Message from the office
This month we have seen a steady increase of people being tested and found positive for COVID-19 and we have unfortunately also received the news of the passing of many family members. This has been an extremely tough year and besides trying to manage our core job of teaching and educating, we have had to ensure that all safety measures are in place while at school. I wish to extend my heartfelt condolences to our VP families who have experienced the passing of a friend or family member during this time and we pray God’s hand of comfort over all of you. I have included an article that you may find helpful in guiding your family through this period of mourning. I have only used a section of the article so if you’d like to read the whole article please go to the link indicated below.
I would also like to extend my thanks once again to our parents who have timeously informed us of family members or girls who have shown symptoms and/or have gone to be tested. They have limited the impact they may have had on school by conscientiously keeping their daughters at home during this time. I understand that we are in the process of writing exams but under these circumstances we will make arrangements with you to ensure your daughter is still able to write her papers if she is well enough. We have not strayed from the Standard Operating Procedure since our return from Lockdown and I’d like to remind you of the following:
• It is very important that parents keep unwell children at home. If your child is unwell or if she has a temperature, please contact the office and let us know.
• Parents must disclose whether their children have been unwell.
• Parents are also to declare whether their children have had contact with anyone who has COVID-19 (or is being tested or awaiting results for a COVID-19 test) and not send them to school if this is the case.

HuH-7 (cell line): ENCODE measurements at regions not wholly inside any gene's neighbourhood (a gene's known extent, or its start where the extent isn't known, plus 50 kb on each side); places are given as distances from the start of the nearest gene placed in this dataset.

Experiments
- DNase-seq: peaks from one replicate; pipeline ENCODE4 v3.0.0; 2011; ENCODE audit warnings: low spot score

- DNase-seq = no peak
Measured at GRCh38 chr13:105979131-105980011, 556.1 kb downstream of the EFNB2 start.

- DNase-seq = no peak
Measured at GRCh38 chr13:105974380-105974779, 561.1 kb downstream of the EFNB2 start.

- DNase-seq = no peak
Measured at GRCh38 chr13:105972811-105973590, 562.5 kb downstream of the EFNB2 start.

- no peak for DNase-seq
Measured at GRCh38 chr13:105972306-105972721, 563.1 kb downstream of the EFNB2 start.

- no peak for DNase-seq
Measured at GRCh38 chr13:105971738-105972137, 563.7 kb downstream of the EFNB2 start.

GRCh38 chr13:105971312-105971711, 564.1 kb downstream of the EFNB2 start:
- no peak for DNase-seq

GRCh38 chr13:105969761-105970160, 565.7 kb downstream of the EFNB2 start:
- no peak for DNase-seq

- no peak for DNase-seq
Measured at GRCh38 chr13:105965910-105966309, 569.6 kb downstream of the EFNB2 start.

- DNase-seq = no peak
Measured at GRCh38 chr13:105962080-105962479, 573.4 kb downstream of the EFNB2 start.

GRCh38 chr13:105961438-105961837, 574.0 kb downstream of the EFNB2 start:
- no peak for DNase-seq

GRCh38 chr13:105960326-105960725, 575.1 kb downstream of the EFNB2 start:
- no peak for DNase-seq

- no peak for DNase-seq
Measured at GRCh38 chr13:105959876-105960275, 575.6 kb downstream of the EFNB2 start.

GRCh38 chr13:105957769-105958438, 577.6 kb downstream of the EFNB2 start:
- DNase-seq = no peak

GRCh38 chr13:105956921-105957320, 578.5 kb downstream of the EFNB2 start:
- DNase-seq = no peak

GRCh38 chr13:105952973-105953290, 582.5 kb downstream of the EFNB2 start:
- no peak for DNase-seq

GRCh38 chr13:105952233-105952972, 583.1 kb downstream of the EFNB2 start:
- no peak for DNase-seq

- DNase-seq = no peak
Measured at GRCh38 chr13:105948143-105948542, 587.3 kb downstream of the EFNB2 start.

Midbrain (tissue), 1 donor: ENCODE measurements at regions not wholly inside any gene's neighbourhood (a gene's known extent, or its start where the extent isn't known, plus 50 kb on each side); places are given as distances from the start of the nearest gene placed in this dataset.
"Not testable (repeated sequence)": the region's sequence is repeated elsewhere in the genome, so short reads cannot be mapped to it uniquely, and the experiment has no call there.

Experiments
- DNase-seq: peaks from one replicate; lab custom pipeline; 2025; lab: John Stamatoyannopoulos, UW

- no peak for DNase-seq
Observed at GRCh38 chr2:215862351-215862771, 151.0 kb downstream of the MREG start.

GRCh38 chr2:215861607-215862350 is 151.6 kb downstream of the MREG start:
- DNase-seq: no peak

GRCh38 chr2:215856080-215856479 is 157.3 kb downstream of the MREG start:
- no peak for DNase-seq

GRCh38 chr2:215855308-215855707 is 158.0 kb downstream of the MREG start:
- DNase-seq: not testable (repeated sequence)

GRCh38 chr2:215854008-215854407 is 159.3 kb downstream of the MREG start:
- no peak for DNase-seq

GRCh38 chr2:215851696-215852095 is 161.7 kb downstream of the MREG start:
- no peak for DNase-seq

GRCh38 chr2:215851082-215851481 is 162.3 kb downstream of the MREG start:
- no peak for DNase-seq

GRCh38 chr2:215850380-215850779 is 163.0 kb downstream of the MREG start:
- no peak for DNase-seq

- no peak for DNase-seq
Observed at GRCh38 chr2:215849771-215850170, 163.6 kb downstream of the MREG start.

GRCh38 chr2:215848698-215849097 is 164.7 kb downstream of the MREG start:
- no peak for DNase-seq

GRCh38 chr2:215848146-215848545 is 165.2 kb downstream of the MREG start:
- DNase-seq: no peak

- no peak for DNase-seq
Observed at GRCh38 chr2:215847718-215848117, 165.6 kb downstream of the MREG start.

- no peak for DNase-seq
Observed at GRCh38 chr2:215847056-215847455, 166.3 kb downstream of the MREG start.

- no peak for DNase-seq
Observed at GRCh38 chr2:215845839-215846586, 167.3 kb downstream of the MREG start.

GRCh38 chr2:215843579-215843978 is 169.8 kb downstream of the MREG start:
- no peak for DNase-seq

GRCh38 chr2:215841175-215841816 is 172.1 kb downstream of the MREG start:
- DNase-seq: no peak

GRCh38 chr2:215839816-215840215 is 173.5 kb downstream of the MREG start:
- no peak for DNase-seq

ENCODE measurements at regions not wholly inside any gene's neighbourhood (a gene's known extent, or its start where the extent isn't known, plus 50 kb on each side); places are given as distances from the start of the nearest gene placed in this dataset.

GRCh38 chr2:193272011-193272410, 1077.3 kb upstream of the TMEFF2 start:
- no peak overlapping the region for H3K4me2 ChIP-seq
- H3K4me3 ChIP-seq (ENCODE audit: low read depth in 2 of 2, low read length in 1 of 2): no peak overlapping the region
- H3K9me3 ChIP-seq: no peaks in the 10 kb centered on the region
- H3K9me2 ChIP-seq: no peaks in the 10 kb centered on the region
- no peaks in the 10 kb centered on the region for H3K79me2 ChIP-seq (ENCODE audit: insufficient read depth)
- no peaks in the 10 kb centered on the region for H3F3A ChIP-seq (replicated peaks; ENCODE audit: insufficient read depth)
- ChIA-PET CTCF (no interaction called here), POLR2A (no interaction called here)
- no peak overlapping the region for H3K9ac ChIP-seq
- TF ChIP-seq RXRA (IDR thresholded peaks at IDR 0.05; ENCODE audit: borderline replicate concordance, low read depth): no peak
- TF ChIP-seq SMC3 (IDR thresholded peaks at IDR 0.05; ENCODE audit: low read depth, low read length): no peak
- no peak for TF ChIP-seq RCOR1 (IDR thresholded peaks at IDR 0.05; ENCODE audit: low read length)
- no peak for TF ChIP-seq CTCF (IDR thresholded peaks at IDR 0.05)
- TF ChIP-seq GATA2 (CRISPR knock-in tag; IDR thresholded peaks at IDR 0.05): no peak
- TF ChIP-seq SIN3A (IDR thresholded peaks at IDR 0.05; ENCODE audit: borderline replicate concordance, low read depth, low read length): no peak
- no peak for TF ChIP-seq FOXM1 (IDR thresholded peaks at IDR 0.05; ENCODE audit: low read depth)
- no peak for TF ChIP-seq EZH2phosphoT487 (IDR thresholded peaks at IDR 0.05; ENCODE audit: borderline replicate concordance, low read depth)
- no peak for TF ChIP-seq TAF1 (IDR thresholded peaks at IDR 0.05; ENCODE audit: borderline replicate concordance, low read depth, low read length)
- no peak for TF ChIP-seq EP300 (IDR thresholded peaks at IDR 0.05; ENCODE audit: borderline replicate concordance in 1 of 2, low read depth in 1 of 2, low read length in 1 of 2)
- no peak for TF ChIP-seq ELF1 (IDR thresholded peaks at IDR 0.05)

Helping your child cope with loss
Here are some tips to help explain death and loss to your child:
• Explain death using real words such as “died” rather than confusing phrases such as “gone to sleep.” You can say that death means the person’s body has stopped working or that the person can no longer breathe, talk, move, eat, or any of the things he or she could do when alive.
• Share your family’s religious or spiritual beliefs about death.
• Encourage your child to ask questions, and try to answer them honestly and directly. If you do not know the answer to a question, help find the answer.
• Use books, drawings, or role-play games to help a younger child understand death.
Here are suggestions that may help your child cope with a loss:
• Make sure your child understands that he or she is not to blame for the death and that the person who died is not coming back.
• Provide lots of affection and reassure your child often that he or she will continue to be loved and cared for.
• Encourage your child to talk about his or her emotions. Suggest other ways to express feelings, such as writing in a journal or drawing a picture.